Transition to a Conservation Economy in the Amazon

Jan 2, 2018

Economist João Tezza Neto, Ph.D. candidate at the Federal University of Amazonas (Brazil), visited the Governors’ Climate & Forests Task Force (GCF) Secretariat at CU Boulder’s Laboratory for Energy & Environmental Policy Innovation (LEEP). The lecture he delivered, titled “Transition to a Conservation Economy in the Amazon: Economic Perspectives of Zero Deforestation,” made the case for how zero deforestation and conservation management can effectively generate greater wealth for Brazil than the current economic model, which is driving deforestation (much of it illegal). Mr. Tezza’s presentation slides can be downloaded here.


Contextualizing the Problem


Mr. Tezza first emphasized the scale of deforestation in the Amazon. During the 60 minute presentation and discussion, the Amazon lost the equivalent to 90 football fields of forest. While agriculture is the main driver of this deforestation across the Amazon (responsible for 99% of forest loss), it yields very little economic value – the economy of Northern Brazil contributes only 5% of the national GDP. In short, we must ask: how can such a large area that is so rich in natural resources, biodiversity, and environmental services be sacrificed for such a poor overall economic return? It is reasonable to continue with business as usual?


Mechanisms Needed to Achieve Zero Deforestation & the Agriculture Paradox


Command and control measures prohibiting deforestation are not effective in isolation, argued Mr. Tezza, if actors continue to have sufficient incentives to risk illegal deforestation. The solution will have to be multi-faceted and include a greater understanding and valuation of the economic benefits and positive externalities of conservation.  Validation of an economy based on conservation of the Amazon includes the challenging issue of properly valuing ecosystem services, such as the provision of water across South America. However, there are more easily quantifiable benefits, including the Amazon’s rich biodiversity – an endless source of non-timber forest products and laboratory for biochemistry, engineering, and natural design research. Altering the social perception of forests and aligning economic incentives with forest conservation will also enable the government to spend fewer resources policing and enforcing command and control measures.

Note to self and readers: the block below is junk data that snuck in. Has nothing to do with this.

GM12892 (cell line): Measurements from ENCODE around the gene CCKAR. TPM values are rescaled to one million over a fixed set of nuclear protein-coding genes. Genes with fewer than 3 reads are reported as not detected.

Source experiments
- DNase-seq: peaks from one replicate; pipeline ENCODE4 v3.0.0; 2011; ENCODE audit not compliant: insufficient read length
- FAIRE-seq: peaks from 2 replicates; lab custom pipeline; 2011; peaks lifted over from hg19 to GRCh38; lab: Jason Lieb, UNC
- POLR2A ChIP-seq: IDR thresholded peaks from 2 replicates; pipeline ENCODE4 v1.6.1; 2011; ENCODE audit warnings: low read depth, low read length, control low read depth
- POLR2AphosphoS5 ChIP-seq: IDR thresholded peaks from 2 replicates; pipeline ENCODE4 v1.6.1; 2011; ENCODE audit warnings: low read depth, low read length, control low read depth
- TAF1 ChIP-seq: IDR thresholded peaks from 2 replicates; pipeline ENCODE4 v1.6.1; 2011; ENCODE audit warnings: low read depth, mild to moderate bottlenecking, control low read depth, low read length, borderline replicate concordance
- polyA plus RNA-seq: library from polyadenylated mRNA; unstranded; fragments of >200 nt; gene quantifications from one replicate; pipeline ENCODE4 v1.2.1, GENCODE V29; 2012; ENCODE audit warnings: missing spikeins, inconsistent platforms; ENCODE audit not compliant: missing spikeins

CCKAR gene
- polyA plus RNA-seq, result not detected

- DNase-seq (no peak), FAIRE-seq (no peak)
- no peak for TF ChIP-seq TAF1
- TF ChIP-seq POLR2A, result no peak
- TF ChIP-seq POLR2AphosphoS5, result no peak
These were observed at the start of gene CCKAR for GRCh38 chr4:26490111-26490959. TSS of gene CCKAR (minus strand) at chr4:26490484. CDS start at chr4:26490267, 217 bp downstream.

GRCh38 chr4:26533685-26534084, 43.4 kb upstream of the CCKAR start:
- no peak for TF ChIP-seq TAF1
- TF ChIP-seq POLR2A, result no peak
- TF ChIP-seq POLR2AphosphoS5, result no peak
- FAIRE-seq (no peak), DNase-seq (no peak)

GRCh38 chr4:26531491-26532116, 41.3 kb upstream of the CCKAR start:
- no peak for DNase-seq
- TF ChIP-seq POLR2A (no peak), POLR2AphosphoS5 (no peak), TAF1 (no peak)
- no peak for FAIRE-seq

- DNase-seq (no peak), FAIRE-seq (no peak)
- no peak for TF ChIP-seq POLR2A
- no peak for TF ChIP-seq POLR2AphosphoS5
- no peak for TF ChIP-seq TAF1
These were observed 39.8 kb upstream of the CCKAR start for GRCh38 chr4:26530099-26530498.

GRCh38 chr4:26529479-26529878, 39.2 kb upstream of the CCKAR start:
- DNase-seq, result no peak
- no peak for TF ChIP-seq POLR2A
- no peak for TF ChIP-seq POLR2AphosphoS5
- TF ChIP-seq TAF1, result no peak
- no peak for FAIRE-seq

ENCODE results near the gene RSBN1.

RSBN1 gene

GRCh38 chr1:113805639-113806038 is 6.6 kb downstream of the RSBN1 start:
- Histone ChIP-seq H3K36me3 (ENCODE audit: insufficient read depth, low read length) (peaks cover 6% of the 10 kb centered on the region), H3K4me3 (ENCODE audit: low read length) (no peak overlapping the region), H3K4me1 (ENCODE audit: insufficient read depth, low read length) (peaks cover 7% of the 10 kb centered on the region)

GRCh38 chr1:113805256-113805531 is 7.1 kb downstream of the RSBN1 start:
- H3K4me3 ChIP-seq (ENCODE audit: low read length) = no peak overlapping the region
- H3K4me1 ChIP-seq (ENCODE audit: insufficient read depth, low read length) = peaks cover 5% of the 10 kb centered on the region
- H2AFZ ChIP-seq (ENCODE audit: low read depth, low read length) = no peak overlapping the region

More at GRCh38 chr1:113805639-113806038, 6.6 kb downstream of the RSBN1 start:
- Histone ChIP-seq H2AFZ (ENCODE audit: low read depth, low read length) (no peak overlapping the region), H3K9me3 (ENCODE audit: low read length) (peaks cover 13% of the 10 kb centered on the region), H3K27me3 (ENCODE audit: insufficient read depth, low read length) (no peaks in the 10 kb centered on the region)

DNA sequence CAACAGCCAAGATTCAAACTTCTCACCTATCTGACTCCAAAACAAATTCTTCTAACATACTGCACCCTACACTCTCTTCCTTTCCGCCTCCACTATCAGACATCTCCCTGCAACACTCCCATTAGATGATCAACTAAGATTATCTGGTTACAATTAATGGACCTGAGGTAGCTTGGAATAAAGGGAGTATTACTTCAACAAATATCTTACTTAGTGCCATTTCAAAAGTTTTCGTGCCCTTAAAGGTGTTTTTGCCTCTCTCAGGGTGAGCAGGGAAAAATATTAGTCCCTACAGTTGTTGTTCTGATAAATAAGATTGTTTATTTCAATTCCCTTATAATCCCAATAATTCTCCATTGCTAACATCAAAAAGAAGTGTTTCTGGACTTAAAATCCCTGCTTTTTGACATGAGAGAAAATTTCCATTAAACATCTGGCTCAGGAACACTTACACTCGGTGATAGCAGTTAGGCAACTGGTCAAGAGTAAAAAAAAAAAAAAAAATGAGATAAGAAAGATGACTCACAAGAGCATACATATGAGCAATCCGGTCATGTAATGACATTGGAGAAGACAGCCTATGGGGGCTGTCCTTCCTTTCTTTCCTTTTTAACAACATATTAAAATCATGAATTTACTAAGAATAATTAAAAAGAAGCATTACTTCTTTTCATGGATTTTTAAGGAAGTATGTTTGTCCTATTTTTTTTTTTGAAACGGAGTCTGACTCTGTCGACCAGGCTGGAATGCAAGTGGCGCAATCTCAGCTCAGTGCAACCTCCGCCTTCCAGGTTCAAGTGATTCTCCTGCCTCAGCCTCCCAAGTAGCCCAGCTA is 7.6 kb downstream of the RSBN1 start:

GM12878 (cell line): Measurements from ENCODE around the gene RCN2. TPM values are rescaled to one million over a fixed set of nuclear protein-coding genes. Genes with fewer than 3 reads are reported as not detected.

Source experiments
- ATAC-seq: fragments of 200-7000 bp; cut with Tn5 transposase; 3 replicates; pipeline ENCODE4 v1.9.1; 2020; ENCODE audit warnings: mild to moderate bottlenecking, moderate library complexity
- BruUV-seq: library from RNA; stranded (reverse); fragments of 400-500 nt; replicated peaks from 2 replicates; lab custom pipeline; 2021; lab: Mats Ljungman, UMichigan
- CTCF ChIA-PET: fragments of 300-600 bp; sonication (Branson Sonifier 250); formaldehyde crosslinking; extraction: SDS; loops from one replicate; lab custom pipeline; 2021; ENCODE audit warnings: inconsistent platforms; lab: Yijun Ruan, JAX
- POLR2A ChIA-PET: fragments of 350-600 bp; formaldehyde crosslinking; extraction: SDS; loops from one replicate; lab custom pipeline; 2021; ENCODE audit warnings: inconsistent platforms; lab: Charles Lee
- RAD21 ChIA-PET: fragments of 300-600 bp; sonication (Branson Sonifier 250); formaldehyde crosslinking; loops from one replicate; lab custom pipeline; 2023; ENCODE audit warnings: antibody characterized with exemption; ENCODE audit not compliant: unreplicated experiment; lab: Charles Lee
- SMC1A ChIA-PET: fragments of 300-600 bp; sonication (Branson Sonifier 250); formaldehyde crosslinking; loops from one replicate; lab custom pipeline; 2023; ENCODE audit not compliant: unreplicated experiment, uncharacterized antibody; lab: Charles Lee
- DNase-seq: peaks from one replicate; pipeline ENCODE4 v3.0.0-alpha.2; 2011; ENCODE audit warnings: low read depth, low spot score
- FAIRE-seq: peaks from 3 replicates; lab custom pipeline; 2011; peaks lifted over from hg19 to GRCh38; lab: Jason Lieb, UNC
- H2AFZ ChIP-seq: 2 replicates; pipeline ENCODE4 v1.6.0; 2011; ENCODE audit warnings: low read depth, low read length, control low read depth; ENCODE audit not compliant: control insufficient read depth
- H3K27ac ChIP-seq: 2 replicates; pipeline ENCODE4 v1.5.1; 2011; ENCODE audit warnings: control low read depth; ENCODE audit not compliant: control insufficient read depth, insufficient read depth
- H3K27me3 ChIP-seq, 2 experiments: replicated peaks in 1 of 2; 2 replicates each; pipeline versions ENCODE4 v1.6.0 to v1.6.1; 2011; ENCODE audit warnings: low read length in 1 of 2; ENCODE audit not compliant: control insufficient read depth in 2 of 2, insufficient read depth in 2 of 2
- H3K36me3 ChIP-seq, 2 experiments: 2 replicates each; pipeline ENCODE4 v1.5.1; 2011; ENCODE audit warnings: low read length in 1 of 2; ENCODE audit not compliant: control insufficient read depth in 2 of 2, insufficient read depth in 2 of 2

Mr. Tezza explained that another key to reducing deforestation is to double agricultural production on lands already used for cattle ranching. Instead, the agriculture industry is harming its own interests by expanding deforestation in the Amazon and threatening the region’s water supply. The trees of the Amazon are essential to the region’s water cycle and create what are known as “flying rivers,” which contribute to water availability and affect weather patterns and climate throughout South America and beyond. As deforestation continues, water shortages will worsen – creating serious pressures on livestock and agriculture. As Mr. Tezza summarized “we can produce agriculture without more land, but not without water.”